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A question was asked re research on the need for study skills programs in
college. The following report was taken from LINDEX, a database designed
to answer such questions. There are more materials out there and if you
know of one or more that is not on this list, please email me direct at
[log in to unmask] and I will include them in LINDEX and also will post
them to LRNASST as an addendum to this list.
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Topic  Justification for Postsecondary Programs
Entry  Justification for Learning Assistance                        Admin

In a recent national profile of 204,000 students entering college
fall 1986, 40.3% noted as a very important reason in deciding to go
to college that they wanted to improve their reading and study
skills. From THE CHRONICLE OF HIGHER EDUCATION (January 14, 1987), p.39.
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ALL ONE SYSTEM by Harold L. Hodgkinson. Washington, D.C.: Institute
For Educational Leadership, 1985.
   "Many drop-outs and flunk-outs are bright enough to do good
   college work, but have never learned how to study effectively, nor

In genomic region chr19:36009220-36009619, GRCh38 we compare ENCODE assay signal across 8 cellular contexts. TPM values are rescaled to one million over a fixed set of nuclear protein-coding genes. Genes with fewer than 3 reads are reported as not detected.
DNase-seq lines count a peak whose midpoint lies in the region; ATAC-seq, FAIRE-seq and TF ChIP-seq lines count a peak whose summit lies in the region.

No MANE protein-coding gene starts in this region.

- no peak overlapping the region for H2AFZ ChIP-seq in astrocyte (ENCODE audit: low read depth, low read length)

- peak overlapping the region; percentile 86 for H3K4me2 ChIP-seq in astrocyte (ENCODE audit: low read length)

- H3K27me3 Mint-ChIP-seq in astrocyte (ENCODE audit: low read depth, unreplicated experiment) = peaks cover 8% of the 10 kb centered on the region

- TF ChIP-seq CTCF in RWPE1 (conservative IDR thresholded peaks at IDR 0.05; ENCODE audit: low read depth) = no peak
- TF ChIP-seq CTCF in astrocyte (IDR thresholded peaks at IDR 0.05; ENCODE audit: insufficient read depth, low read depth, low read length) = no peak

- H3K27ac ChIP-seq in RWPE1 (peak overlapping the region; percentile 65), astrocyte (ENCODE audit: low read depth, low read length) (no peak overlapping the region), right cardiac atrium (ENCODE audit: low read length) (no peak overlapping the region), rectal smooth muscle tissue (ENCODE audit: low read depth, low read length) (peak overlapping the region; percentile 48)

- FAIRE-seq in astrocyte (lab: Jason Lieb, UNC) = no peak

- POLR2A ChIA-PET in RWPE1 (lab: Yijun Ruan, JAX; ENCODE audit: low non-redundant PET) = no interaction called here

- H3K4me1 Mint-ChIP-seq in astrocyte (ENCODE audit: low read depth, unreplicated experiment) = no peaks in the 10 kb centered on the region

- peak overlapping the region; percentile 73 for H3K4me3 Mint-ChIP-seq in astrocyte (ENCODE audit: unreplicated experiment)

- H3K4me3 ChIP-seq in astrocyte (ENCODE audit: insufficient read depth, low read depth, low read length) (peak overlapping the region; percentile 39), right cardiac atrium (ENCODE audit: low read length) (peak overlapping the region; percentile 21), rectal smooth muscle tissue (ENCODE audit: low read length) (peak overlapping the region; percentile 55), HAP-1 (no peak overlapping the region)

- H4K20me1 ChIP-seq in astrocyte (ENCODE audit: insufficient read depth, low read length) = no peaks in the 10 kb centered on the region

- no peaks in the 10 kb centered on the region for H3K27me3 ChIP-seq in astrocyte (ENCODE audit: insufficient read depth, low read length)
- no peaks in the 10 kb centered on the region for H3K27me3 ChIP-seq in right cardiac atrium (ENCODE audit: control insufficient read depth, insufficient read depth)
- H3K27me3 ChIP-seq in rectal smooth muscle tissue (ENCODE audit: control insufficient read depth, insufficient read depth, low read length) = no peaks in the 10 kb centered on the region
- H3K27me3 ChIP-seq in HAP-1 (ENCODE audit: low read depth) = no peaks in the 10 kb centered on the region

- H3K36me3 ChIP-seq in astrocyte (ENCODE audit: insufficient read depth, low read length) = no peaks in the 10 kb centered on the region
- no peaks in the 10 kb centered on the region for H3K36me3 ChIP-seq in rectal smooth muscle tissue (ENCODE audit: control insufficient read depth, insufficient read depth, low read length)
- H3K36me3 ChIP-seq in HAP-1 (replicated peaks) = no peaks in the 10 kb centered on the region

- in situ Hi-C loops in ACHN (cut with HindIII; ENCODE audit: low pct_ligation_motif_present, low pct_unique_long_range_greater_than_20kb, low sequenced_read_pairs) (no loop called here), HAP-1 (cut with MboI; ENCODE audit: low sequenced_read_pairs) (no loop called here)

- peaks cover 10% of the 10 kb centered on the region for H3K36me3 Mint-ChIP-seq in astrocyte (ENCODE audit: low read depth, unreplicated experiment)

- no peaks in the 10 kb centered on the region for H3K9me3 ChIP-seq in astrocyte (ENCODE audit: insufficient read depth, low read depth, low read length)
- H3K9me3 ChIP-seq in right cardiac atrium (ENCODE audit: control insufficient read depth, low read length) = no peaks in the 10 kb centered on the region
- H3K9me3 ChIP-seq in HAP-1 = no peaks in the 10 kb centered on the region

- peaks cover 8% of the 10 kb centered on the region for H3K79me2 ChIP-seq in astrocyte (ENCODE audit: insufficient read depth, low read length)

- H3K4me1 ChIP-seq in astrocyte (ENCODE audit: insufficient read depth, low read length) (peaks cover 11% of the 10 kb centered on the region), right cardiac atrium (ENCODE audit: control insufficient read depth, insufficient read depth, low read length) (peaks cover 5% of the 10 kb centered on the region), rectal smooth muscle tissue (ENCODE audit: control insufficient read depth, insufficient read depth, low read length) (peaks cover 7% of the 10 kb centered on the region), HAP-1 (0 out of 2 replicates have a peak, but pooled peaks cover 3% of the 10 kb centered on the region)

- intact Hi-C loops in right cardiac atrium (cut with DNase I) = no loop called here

how to take tests and do good written work." [p. 17]
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"Academic Preparation for Work," ACADEMIC CONNECTIONS.
(Office of Academic Affairs, The College Board, Winter,1984.
   "Employers say 'no job is so well defined and specific' as
 to make reasoning irrelevant and the skills implied by studying are
 'definitely applicable'." [p.6]
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"The Basic Academic Competencies," PREPARATION FOR COLLEGE IN THE
1980'S. New York: College Entrance Examination Board, 1981.
   This set of abilities [study competencies] is different in kind from
   those which precede it. They are set forth here because they
   constitute the key abilities in learning how to learn. Successful
   study skills are necessary for acquiring the other five competencies
     [reading, writing, speaking and listening, mathematical, and